Upper

    control

    limit

    Central

    Line

    Lower

    control

    limit

    1s

    1s

    2s

    2s

    =

    0

    1s

    2

    s

    3s

    95%

    99.7

    3%

    -1s

    -2

    s

    -3s

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    9

    2.5 Check Sheet

    • A check sheet is a means of recording historical

    data on causes of nonconformities or

    nonconforming units. – The general idea is to record all pertinent information

    relative to nonconformities and nonconforming units, so

    that the sheets can facilitate process improvement.

    – Such information might include notes on raw materials,

    machine performance, or operator changes.

    2.6 Cause-and-Effect Diagram

    • The cause-and-effect diagram was introduced in

    Japan in 1943 by Professor Kaoru Ishikawa of the

    University of Tokyo. – For that reason it is sometimes called an Ishikawa

    diagram; it has also been called a fishbone chart.

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    Cause-and-Effect Diagram

    2.7 Defect Concentration Diagram

    • It is simply a schematic diagram that shows the

    various sides of a unit of production, with the

    positions where nonconformities occur pinpointed.

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    Defect Concentration Diagram

    2.8 The 7 Newer Tools

    • Affinity Diagram

    • Interrelationship Digraph

    • Tree Diagram

    • Prioritization Matrix

    • Matrix Diagram

    • Process Decision Program Chart

    • Activity Network Diagram

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    2.8.1 Affinity Diagram

    • An affinity diagram is a set of ideas about a particular topic

    that are grouped into clusters.

    • The diagram is the end product of brainstorming that is

    performed in a prescribed manner.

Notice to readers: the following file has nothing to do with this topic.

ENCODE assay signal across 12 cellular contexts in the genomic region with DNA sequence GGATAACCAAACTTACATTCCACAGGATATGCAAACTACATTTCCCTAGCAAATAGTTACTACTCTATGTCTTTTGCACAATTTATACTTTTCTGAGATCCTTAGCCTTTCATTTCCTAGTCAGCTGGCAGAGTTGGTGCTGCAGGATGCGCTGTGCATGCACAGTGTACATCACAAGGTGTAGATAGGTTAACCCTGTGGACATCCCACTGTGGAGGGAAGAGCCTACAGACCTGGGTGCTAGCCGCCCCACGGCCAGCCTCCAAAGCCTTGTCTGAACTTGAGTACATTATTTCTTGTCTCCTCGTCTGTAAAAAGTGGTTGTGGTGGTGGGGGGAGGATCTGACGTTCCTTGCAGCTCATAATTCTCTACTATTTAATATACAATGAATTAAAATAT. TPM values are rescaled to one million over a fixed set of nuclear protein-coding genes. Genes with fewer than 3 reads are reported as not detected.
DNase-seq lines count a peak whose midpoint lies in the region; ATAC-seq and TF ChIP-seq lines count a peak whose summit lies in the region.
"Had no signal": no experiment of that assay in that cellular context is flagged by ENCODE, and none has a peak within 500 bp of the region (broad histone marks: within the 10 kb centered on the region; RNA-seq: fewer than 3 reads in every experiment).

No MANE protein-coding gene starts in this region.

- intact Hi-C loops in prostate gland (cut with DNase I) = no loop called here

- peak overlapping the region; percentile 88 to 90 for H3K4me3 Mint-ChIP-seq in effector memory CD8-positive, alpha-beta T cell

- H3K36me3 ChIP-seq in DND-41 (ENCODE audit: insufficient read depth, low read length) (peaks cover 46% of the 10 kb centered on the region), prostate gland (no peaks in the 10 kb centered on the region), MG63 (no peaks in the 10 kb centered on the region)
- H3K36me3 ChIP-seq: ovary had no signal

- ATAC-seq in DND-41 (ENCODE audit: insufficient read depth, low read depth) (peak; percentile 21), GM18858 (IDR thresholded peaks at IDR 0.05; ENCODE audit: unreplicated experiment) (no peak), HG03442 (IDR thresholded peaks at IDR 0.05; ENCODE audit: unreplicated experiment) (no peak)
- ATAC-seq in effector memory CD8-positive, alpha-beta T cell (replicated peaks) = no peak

2.8.1 Affinity Diagram

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    2.8.2 Interrelationship Digraph

    • An interrelationship digraph is used for identifying and

    exploring causal relationships between related ideas.

    • This is a step beyond an affinity diagram, as an

    interrelationship digraph is a figure with arrows indicating

    relationships between ideas.

    2.8.2 Interrelationship Digraph

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    14

    2.8.3 Tree Diagram

    • A tree diagram is somewhat similar to a cause-and-effect

    diagram in that a desired effect (e.g., reducing delivery

    delays) can be shown pictorially as related to the factors

    that can lead to the effect.

    • A tree diagram will generally more closely resemble a

    company organizational chart in appearance than a cause-

    and-effect diagram.

    • A tree diagram is a more structured display than either an

    affinity diagram or an interrelationship digraph.

    2.8.3 Tree Diagram

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    2.8.4 Prioritization Matrix

    • A prioritization matrix is a relative ranking of issues jobs,

    objectives, products, and so on.

    • The ranking is accomplished by comparing the components

    pairwise so that a logical and consistent ranking results.

    2.8.4 Prioritization Matrix

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    2.8.5 Matrix Diagram

    • A matrix diagram is used for showing relationships between

    two or more sets of ideas, projects, and so on.

    • The matrix can have one of several different forms.

    • At least five forms have been used: – C-shaped

    – L-shaped

    – T-shaped

    – X-shaped, and

    – Y-shaped

    2.8.5 Matrix Diagram

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    17

    2.8.6 Process Decision Program

    Chart

    • A process decision program chart is a listing of undesirable

    events and corresponding contingency actions relative to

    planned actions.

    • It is used when there is considerable concern about the

    possibility of negative unanticipated outcomes.

    2.8.6 Process Decision Program

    Chart

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    18

    2.8.7 Activity Network Diagram

    • This is essentially a combination of two well-known

    techniques: PERT (Program Evaluation and Review) and

    CPM (Critical Path Method).

    2.8.7 Activity Network Diagram